Compost has never been my thing. I'm an active gardener who loves to utilize natural practices, but I forget to turn the pile and it always turns out too dry, too wet, or too warm.
When we moved to our homestead and became much more dependent on our vegetable garden, my husband graciously took over the compost pile duties. His dedication to the task has produced the beautiful black, earthy, crumbly substance responsible for making our herbs and vegetables flourish.
Like most organic gardening concepts, compost production can be somewhat controversial. Some gardeners are very particular about what should and should not go in the pile, and how the pile should be managed.
However, everyone agrees on one thing: the end result should be black and crumbly with a pleasant, earthy aroma.
Some may consider a few of my tips as “rule breakers”, but they have worked well for us and yielded consistent results. If you choose to begin a compost heap (and I hope you will) I encourage you to have an open mind and experiment, taking note of what works best in your climate and garden.
1. Select a good spot.
Choose a spot outside with convenient access to your home and your garden. Compost can be piled on the ground or in compost bins, which can be as simple or complex as you like. Ours are comprised of slats with space in between for good aeration. We have two: one for a compost pile in progress, and one for a finished pile ready to be used in the garden.
2. Keep it covered.
One of our rule breakers. This is primarily for the purpose of attracting heat to the pile. While decomposition will happen on its own in any environment, heat will hasten the process. In order to attract heat to the pile we use a large heavy piece of black plastic.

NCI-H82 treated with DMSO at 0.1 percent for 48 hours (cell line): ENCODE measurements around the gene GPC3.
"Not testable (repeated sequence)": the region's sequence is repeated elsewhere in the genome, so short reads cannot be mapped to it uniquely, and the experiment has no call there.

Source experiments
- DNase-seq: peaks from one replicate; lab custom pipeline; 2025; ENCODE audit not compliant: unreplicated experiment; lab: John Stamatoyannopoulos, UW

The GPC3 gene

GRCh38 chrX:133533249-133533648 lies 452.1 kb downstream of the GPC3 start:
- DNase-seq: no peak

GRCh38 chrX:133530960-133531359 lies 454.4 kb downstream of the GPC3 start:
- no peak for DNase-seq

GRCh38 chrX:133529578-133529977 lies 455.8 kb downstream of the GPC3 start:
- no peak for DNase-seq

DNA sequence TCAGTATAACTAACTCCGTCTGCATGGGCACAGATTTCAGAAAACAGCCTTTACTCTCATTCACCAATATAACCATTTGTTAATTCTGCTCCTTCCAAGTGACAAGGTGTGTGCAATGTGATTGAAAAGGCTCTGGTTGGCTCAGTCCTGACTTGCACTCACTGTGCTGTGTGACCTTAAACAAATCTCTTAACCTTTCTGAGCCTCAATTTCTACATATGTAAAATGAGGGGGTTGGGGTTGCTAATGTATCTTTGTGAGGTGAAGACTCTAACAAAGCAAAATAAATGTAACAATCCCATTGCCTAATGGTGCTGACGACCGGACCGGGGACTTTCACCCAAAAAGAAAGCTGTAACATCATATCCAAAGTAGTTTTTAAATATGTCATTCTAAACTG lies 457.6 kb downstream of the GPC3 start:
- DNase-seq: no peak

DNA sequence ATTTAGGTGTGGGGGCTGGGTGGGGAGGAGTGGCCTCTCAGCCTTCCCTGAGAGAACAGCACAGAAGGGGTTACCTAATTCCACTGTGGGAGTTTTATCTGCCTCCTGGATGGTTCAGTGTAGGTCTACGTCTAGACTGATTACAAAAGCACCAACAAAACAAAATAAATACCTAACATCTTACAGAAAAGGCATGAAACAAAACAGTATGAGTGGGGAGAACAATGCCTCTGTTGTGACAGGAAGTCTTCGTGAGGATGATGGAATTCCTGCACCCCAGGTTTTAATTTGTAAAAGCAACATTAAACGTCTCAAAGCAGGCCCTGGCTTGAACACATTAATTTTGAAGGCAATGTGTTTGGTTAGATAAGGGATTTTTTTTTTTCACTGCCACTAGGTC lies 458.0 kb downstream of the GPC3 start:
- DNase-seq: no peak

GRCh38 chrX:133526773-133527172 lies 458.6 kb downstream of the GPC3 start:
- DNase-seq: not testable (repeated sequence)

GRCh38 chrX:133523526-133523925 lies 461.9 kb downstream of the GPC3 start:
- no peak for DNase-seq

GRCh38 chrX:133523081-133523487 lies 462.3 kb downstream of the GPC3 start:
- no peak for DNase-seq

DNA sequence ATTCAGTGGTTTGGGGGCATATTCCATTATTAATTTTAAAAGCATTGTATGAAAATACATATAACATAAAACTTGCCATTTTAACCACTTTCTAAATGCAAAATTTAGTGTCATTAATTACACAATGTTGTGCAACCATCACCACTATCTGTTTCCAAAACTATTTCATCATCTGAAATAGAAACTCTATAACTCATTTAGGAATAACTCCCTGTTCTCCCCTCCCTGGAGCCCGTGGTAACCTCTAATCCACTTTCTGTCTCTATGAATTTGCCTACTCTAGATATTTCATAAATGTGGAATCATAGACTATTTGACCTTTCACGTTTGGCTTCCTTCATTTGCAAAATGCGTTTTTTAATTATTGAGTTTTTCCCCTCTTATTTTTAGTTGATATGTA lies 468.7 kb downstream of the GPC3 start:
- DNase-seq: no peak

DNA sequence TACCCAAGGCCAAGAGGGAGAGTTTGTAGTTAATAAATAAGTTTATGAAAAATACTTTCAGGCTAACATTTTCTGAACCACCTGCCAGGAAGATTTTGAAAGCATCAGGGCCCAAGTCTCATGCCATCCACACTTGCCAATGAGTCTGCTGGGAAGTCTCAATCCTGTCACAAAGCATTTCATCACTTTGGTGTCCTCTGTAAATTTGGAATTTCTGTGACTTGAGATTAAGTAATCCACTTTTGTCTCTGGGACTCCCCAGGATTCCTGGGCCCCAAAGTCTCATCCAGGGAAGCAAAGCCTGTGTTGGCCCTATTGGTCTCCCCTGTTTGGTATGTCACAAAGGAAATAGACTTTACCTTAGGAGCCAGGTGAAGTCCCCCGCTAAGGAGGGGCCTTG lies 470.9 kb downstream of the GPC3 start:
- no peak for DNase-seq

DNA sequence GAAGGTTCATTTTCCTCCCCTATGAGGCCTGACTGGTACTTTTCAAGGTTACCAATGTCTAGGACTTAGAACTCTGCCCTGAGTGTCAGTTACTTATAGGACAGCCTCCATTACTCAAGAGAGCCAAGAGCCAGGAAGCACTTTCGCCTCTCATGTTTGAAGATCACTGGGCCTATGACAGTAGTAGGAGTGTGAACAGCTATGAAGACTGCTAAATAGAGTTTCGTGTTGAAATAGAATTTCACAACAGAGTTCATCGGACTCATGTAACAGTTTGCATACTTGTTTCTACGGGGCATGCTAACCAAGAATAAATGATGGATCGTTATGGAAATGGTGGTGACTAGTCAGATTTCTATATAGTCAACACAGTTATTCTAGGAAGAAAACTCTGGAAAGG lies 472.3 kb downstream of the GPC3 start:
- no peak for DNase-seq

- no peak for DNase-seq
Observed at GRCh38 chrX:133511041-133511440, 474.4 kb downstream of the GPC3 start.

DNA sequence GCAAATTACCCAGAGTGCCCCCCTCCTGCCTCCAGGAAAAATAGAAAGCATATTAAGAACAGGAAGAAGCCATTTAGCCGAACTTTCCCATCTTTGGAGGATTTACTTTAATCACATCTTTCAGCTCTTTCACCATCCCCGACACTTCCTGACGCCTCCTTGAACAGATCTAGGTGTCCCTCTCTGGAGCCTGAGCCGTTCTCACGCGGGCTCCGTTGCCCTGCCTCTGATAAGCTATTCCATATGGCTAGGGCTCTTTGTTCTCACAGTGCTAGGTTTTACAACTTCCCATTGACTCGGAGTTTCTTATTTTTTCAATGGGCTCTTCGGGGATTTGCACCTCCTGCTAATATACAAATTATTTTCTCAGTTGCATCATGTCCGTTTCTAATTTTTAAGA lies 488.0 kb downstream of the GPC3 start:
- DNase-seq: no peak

3. Keep it moist.
Moisture will help speed up decomposition. When our compost pile is on the dry side, my husband grabs the hose and wets it down. Take note: as mentioned, good compost doesn’t smell bad. It has a nice, earthy aroma. If your compost pile becomes too wet, it will begin to smell rotten. It may take some trial and error to figure out the right amount of moisture for your pile.
4. Weigh it down.
This is another way to get faster decomposition. We have found that weights compact the particles, keeping them in close contact with the bacteria that makes everything happen. We use concrete blocks placed on top of the pile.
5. Turn every so often.
Turning helps to aerate the mix and keep it from becoming too compacted underneath the weights. It also helps to combine the older, decomposed bits with the fresher, lesser decomposed bits for a more homogenous mixture. As to frequency… honestly? We turn it whenever we think about it. Consistency would be the key, however — whether it is once or twice a month or whatever pattern you choose.
6. Keep a good mix.
A blend of the following types of ingredients are perfect for the pile: freshly cut grass or freshly pulled weeds that haven't gone to seed (these are considered “green” items); leaves; and kitchen scraps — like vegetable peelings, tea bags, coffee grounds, and egg shells.
On the other hand, avoid adding these to your pile: grease, meat scraps, chemically treated grass clippings, or dog and cat manure.
Do you compost? What are some of your tips for getting great results?
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